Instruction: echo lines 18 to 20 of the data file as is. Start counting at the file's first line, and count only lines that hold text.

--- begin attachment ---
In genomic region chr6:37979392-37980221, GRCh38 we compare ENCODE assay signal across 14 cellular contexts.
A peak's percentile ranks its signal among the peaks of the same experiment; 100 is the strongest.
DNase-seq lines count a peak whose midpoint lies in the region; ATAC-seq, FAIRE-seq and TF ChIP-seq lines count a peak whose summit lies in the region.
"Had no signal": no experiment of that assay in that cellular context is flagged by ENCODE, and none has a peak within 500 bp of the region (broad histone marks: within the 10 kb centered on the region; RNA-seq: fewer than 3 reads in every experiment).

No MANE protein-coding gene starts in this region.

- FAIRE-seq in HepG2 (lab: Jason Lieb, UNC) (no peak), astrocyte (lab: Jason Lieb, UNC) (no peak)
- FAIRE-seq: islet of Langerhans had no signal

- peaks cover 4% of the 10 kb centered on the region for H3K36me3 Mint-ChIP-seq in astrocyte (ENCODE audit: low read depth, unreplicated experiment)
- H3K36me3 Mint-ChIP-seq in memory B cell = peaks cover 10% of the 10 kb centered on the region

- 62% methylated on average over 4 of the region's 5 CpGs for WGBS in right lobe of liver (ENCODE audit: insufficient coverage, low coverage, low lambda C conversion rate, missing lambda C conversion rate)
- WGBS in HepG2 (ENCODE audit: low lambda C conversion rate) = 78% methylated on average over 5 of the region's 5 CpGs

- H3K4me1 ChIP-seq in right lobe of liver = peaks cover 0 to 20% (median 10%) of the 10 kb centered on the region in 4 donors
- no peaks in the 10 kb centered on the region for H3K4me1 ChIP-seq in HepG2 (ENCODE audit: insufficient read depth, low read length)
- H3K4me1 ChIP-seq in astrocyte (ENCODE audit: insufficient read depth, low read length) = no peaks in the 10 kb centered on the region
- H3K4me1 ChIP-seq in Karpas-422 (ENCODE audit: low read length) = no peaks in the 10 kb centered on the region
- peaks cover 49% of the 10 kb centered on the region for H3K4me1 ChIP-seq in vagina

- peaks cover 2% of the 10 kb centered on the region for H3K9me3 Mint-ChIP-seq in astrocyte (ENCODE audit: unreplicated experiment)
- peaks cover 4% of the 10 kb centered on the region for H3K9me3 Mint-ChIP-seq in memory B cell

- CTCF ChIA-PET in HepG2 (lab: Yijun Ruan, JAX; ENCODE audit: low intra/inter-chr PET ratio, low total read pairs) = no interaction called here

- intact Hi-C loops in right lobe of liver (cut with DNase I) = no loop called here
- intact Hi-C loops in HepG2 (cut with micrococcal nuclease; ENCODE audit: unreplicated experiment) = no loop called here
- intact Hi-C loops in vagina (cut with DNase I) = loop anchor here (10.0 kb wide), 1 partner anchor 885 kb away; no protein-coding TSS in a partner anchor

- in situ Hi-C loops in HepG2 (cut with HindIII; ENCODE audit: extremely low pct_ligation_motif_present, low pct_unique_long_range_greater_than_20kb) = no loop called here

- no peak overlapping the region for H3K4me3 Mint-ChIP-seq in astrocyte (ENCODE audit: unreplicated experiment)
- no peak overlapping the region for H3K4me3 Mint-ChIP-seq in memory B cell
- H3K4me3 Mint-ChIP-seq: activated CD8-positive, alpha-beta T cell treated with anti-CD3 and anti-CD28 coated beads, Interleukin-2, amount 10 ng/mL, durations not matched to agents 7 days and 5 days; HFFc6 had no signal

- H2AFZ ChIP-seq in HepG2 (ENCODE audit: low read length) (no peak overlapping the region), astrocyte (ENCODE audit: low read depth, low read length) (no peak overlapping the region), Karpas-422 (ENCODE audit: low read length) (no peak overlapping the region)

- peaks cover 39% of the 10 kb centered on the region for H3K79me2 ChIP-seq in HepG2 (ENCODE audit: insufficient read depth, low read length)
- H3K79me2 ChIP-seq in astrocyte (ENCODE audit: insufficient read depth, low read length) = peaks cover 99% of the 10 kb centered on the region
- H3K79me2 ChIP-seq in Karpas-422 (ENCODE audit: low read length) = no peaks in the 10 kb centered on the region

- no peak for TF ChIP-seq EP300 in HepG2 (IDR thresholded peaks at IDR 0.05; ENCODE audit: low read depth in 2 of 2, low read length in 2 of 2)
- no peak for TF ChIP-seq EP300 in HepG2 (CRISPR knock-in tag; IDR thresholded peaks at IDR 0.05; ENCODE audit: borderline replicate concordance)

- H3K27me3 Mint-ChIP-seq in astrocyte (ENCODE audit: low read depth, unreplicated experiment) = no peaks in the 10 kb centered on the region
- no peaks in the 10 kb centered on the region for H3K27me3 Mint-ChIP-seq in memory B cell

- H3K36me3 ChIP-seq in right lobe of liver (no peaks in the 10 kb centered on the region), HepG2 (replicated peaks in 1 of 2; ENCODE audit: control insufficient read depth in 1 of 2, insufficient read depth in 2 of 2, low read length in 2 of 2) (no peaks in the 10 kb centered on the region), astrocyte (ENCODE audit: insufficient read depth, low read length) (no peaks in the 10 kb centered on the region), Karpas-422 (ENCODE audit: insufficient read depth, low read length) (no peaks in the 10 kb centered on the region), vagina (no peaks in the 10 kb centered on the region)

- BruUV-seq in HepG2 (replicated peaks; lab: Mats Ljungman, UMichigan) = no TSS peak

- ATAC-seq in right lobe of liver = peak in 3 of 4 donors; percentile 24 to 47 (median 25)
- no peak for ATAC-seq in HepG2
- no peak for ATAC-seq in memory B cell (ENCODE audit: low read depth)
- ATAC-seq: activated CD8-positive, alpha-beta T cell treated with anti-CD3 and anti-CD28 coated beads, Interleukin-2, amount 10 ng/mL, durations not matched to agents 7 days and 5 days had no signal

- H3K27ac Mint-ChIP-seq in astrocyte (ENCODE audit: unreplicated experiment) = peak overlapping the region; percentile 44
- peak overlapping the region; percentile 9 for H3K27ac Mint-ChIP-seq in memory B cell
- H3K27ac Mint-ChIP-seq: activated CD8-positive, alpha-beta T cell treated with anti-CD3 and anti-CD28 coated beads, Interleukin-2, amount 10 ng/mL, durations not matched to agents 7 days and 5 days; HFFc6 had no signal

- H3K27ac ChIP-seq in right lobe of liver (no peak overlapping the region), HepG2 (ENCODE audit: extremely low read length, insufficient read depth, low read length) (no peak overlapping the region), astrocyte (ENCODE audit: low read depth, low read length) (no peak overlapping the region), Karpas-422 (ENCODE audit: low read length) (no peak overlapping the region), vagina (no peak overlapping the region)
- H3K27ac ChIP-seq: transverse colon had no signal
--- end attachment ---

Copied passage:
- peaks cover 4% of the 10 kb centered on the region for H3K9me3 Mint-ChIP-seq in memory B cell

- CTCF ChIA-PET in HepG2 (lab: Yijun Ruan, JAX; ENCODE audit: low intra/inter-chr PET ratio, low total read pairs) = no interaction called here

- intact Hi-C loops in right lobe of liver (cut with DNase I) = no loop called here